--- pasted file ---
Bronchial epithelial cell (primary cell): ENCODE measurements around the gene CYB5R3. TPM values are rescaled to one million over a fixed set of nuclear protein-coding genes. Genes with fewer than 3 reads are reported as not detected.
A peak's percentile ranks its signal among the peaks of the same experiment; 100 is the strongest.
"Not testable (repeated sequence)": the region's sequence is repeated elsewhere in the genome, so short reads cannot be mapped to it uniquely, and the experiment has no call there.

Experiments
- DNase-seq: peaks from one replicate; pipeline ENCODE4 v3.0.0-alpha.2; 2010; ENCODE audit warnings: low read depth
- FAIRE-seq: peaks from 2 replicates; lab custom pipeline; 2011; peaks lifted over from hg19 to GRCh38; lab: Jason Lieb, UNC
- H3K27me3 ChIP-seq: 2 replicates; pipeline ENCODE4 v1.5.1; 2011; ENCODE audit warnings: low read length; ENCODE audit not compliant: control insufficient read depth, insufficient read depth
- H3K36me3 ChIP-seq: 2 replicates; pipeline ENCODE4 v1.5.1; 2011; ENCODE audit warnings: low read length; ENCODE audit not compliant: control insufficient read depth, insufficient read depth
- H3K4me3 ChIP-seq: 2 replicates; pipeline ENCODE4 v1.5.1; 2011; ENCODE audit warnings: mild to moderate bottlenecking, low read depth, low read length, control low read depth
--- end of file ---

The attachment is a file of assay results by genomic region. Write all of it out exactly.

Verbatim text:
Bronchial epithelial cell (primary cell): ENCODE measurements around the gene CYB5R3. TPM values are rescaled to one million over a fixed set of nuclear protein-coding genes. Genes with fewer than 3 reads are reported as not detected.
A peak's percentile ranks its signal among the peaks of the same experiment; 100 is the strongest.
"Not testable (repeated sequence)": the region's sequence is repeated elsewhere in the genome, so short reads cannot be mapped to it uniquely, and the experiment has no call there.

Experiments
- DNase-seq: peaks from one replicate; pipeline ENCODE4 v3.0.0-alpha.2; 2010; ENCODE audit warnings: low read depth
- FAIRE-seq: peaks from 2 replicates; lab custom pipeline; 2011; peaks lifted over from hg19 to GRCh38; lab: Jason Lieb, UNC
- H3K27me3 ChIP-seq: 2 replicates; pipeline ENCODE4 v1.5.1; 2011; ENCODE audit warnings: low read length; ENCODE audit not compliant: control insufficient read depth, insufficient read depth
- H3K36me3 ChIP-seq: 2 replicates; pipeline ENCODE4 v1.5.1; 2011; ENCODE audit warnings: low read length; ENCODE audit not compliant: control insufficient read depth, insufficient read depth
- H3K4me3 ChIP-seq: 2 replicates; pipeline ENCODE4 v1.5.1; 2011; ENCODE audit warnings: mild to moderate bottlenecking, low read depth, low read length, control low read depth